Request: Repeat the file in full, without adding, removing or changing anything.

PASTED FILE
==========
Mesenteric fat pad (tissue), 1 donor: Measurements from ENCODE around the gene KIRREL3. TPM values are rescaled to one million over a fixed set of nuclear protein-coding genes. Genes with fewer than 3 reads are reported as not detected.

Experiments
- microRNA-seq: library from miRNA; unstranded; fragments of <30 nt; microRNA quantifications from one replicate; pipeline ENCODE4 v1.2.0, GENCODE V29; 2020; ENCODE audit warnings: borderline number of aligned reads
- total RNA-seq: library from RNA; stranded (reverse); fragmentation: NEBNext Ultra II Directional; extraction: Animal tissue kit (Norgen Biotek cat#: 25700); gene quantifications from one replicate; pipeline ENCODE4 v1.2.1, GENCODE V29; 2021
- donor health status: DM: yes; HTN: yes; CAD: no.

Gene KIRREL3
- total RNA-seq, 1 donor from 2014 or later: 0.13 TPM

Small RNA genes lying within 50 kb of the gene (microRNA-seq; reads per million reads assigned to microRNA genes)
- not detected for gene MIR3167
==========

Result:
Mesenteric fat pad (tissue), 1 donor: Measurements from ENCODE around the gene KIRREL3. TPM values are rescaled to one million over a fixed set of nuclear protein-coding genes. Genes with fewer than 3 reads are reported as not detected.

Experiments
- microRNA-seq: library from miRNA; unstranded; fragments of <30 nt; microRNA quantifications from one replicate; pipeline ENCODE4 v1.2.0, GENCODE V29; 2020; ENCODE audit warnings: borderline number of aligned reads
- total RNA-seq: library from RNA; stranded (reverse); fragmentation: NEBNext Ultra II Directional; extraction: Animal tissue kit (Norgen Biotek cat#: 25700); gene quantifications from one replicate; pipeline ENCODE4 v1.2.1, GENCODE V29; 2021
- donor health status: DM: yes; HTN: yes; CAD: no.

Gene KIRREL3
- total RNA-seq, 1 donor from 2014 or later: 0.13 TPM

Small RNA genes lying within 50 kb of the gene (microRNA-seq; reads per million reads assigned to microRNA genes)
- not detected for gene MIR3167